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Using Computational Software Root Solvers: A New Paradigm For Problem Solutions?

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Conference

2006 Annual Conference & Exposition

Location

Chicago, Illinois

Publication Date

June 18, 2006

Start Date

June 18, 2006

End Date

June 21, 2006

ISSN

2153-5965

Conference Session

Improving ME education: Broad Topics

Tagged Division

Mechanical Engineering

Page Count

13

Page Numbers

11.1377.1 - 11.1377.13

DOI

10.18260/1-2--1146

Permanent URL

https://peer.asee.org/1146

Download Count

84

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Paper Authors

biography

B.K. Hodge

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B. K. Hodge is Professor of Mechanical Engineering at Mississippi State University (MSU) where he serves as the TVA Professor of Energy Systems and the Environment and is a Giles Distinguished Professor and a Grisham Master Teacher. He is the author of more than 170 conference papers and archival journal articles and served as President of the American Society for Engineering Education (ASEE) Southeastern Section for the 1999-2000 Academic Year. He was the 2004-2005 Chair of the Mechanical Engineering Division of the ASEE at the national level.

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biography

Rogelio Luck Mississippi State University

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Rogelio Luck received the B.S. degree from Texas Tech University in 1984, and the M.S. and Ph.D. degrees from Penn State Univ., University Park, in 1987 and 1989, respectively, all in Mechanical Engineering. In 1989 he joined the faculty at the Mechanical Engineering Dept. at Mississippi State University where he has been an Associate Professor since 1994. His recent research interest is in the area of inverse heat transfer.

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Abstract
NOTE: The first page of text has been automatically extracted and included below in lieu of an abstract

Using Computational Software Root Solvers: A New Paradigm for Problem Solutions?

Abstract Many of the “procedures” for solving engineering problems are formulations to solve an algebraic equation or a system of algebraic equations—to extract roots. Computational software systems, such as Mathcad, Mathematica, Matlab, and EES, make possible “direct” solutions of root-finding problems in which the solution procedure is transparent to the user. These computational systems permit a unified approach, a “new” paradigm, to be used for the solution to many engineering problems. The unified approach consists of three steps: (1) formulate a well-posed system of algebraic equations, (2) use a computational system root solver to do the “arithmetic,” and (3) verify the results. This paper explores the use of the unified approach for mechanical engineering problems and investigates the pedagogical inferences of the unified approach using computational software systems for undergraduates in Mechanical Engineering. The unified approach permits the student to focus more on the engineering aspects than the “arithmetic” aspects. With less time spent on arithmetic, more time is available for students to engage is higher-level synthesis and understanding.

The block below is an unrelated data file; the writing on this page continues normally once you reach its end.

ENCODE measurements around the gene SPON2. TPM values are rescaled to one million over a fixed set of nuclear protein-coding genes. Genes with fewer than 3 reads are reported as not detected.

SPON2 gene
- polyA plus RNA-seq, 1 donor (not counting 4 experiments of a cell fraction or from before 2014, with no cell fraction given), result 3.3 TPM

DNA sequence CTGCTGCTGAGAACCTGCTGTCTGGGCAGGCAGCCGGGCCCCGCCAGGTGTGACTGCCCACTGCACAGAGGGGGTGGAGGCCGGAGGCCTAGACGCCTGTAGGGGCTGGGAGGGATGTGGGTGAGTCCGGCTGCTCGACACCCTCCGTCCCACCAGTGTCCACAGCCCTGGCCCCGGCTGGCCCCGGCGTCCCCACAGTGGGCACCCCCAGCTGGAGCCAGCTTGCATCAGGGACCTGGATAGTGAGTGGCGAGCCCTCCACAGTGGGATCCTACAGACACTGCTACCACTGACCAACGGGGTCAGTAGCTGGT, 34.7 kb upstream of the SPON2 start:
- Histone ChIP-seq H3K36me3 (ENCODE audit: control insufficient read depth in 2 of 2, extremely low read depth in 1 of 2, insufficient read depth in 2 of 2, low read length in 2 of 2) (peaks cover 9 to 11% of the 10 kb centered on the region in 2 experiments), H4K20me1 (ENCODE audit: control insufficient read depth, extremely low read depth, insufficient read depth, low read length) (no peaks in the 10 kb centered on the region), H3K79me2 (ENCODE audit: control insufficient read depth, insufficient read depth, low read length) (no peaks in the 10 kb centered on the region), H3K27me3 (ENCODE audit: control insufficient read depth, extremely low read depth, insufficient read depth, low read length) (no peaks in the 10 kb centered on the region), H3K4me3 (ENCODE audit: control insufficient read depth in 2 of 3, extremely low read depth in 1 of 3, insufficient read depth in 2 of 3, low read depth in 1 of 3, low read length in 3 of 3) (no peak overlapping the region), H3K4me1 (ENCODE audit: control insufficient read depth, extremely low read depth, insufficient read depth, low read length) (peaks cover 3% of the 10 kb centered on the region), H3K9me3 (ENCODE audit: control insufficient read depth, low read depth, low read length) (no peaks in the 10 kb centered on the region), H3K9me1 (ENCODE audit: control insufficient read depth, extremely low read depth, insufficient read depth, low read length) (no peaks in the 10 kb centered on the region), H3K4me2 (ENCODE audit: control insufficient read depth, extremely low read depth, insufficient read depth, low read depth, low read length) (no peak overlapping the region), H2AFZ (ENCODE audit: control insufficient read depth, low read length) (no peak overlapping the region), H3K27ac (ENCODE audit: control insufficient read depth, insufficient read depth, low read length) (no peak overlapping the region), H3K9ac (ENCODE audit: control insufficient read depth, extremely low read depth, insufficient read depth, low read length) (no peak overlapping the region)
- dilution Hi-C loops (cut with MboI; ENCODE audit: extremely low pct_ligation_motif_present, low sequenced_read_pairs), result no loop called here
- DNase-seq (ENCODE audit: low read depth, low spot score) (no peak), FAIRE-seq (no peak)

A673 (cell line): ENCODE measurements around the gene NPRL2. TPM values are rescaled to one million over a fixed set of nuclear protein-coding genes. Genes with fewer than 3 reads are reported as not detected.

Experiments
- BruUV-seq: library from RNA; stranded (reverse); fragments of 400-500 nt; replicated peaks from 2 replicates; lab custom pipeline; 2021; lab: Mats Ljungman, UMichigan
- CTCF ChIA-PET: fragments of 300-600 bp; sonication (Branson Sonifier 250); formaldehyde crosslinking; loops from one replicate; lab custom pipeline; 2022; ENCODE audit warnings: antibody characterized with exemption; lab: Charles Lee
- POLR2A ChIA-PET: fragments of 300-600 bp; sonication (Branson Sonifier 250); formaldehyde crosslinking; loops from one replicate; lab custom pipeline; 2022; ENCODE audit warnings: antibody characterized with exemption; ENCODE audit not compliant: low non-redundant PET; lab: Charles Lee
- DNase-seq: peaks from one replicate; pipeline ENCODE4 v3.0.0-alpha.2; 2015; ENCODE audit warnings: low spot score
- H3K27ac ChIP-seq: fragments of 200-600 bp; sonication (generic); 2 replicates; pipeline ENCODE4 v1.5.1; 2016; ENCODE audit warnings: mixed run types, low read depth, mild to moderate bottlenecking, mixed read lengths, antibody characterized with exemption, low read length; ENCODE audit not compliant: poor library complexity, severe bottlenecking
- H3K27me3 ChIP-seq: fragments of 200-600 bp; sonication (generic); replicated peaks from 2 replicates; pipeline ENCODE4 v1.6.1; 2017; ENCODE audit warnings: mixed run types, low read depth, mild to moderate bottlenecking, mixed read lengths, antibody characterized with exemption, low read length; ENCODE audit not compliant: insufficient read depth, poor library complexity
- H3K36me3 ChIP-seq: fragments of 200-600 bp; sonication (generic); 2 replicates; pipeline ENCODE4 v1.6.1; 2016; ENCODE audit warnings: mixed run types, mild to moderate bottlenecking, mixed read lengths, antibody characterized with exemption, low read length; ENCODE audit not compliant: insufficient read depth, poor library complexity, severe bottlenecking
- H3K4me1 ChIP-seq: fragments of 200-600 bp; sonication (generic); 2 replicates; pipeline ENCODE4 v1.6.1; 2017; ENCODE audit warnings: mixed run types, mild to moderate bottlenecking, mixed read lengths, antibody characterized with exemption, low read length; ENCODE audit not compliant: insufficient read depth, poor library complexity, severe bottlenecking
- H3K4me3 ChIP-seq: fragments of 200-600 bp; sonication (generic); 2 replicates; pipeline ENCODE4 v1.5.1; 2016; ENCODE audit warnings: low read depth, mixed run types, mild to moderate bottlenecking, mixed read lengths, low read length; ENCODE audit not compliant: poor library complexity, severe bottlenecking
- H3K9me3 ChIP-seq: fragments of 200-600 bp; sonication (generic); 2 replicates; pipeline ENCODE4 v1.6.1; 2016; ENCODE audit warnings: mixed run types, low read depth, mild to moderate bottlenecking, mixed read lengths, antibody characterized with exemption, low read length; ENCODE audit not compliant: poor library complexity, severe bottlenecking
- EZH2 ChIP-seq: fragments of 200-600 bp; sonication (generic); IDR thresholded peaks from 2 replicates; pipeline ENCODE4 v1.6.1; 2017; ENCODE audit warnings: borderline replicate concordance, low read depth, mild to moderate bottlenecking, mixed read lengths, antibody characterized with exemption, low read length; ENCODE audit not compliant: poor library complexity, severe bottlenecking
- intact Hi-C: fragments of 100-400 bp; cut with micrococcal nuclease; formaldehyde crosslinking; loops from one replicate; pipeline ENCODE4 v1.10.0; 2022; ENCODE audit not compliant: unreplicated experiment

Introduction

Many of the “procedures” for solving engineering problems are formulations to solve an algebraic equation or a system of algebraic equations—to extract roots. In general, an algebraic equation can be linear or nonlinear and a system of algebraic equations can contain both linear and nonlinear algebraic equations. Recent computational software systems, such as Mathcad, Mathematica, Matlab, and EES, have made possible “direct” solutions of such problems in which the sometimes-laborious task, the procedure, of obtaining the solution is transparent to the user. Such equation or root solvers allow the students to concentrate on the engineering aspects of the problem, sparing them from being preoccupied by the details of finding the roots; i.e., solving the equations. The students can then focus their efforts on the engineering aspects of the problem by applying their engineering knowledge and skills to obtain a system of equations that represents the problem and that is sufficiently descriptive to provide a solution; i.e., to obtain a well-posed system of equations. An additional pedagogical advantage of using the root solvers is that the students are forced to discern whether the numerical (or symbolic) answers provided by the equation solvers are reasonable. Thus, the advent of such computational systems permits a unified approach, a “new” paradigm, to be used for the solution to many engineering problems. For appropriate problems, the unified approach consists of three steps: (1) formulate a well-posed system of non-linear algebraic equations, (2) use a computational system root solver to do the “arithmetic,” and (3) verify the results.

Computational systems provide robust root solvers for systems of algebraic equations. Reference 1, from Desktop Engineering, presents a convenient summary of capabilities of the most commonly used computational systems. The “solve-block” structure in Mathcad, for example,

Hodge, B., & Luck, R. (2006, June), Using Computational Software Root Solvers: A New Paradigm For Problem Solutions? Paper presented at 2006 Annual Conference & Exposition, Chicago, Illinois. 10.18260/1-2--1146

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